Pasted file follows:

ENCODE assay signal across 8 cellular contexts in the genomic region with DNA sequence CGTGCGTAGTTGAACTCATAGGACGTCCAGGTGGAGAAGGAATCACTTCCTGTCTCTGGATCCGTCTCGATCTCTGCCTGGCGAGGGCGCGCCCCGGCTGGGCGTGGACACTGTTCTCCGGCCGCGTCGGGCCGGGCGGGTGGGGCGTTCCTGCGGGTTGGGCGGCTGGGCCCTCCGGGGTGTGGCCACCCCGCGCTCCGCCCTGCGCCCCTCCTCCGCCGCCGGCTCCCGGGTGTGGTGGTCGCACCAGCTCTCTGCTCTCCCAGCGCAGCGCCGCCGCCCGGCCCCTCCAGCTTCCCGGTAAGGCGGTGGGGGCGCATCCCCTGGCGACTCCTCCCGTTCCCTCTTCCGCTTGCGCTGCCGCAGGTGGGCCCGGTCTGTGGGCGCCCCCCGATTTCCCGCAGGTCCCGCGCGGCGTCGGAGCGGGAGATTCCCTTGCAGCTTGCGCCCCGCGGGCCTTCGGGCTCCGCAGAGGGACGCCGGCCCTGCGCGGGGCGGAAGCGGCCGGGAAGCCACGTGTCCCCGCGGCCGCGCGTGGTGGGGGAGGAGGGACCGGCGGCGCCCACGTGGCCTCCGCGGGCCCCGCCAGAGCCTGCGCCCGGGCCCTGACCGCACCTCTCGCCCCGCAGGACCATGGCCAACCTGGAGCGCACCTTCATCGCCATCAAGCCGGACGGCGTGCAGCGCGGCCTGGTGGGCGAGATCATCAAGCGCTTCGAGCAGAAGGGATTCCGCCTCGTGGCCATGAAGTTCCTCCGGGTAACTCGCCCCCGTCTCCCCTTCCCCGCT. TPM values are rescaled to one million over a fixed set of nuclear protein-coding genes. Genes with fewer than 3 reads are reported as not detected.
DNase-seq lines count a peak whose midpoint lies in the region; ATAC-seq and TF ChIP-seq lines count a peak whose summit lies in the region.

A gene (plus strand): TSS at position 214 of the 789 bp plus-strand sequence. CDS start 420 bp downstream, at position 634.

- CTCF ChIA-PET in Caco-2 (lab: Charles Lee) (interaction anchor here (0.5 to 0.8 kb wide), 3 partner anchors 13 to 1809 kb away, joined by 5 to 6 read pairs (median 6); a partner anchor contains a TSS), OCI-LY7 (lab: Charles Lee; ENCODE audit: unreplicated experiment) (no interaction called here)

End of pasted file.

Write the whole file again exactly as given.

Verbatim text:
ENCODE assay signal across 8 cellular contexts in the genomic region with DNA sequence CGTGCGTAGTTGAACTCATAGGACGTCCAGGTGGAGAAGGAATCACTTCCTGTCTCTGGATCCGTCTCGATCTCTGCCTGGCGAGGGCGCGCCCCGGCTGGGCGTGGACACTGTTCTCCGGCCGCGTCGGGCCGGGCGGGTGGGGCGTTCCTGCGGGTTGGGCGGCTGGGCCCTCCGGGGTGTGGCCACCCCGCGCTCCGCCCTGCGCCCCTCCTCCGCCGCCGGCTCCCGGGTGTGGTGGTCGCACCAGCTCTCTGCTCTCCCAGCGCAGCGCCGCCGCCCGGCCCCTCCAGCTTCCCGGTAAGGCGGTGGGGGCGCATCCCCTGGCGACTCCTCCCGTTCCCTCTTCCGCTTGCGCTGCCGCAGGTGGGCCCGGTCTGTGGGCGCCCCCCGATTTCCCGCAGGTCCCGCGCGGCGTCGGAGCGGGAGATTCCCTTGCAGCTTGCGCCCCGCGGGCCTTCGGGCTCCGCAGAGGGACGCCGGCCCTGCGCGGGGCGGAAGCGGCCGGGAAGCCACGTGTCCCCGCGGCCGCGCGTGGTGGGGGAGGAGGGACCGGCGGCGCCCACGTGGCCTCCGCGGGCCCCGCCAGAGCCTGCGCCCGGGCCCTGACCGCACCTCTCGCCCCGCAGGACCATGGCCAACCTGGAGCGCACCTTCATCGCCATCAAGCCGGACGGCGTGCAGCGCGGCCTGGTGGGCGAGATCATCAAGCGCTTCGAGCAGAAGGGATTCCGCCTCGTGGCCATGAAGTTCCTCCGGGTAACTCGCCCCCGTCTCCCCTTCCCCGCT. TPM values are rescaled to one million over a fixed set of nuclear protein-coding genes. Genes with fewer than 3 reads are reported as not detected.
DNase-seq lines count a peak whose midpoint lies in the region; ATAC-seq and TF ChIP-seq lines count a peak whose summit lies in the region.

A gene (plus strand): TSS at position 214 of the 789 bp plus-strand sequence. CDS start 420 bp downstream, at position 634.

- CTCF ChIA-PET in Caco-2 (lab: Charles Lee) (interaction anchor here (0.5 to 0.8 kb wide), 3 partner anchors 13 to 1809 kb away, joined by 5 to 6 read pairs (median 6); a partner anchor contains a TSS), OCI-LY7 (lab: Charles Lee; ENCODE audit: unreplicated experiment) (no interaction called here)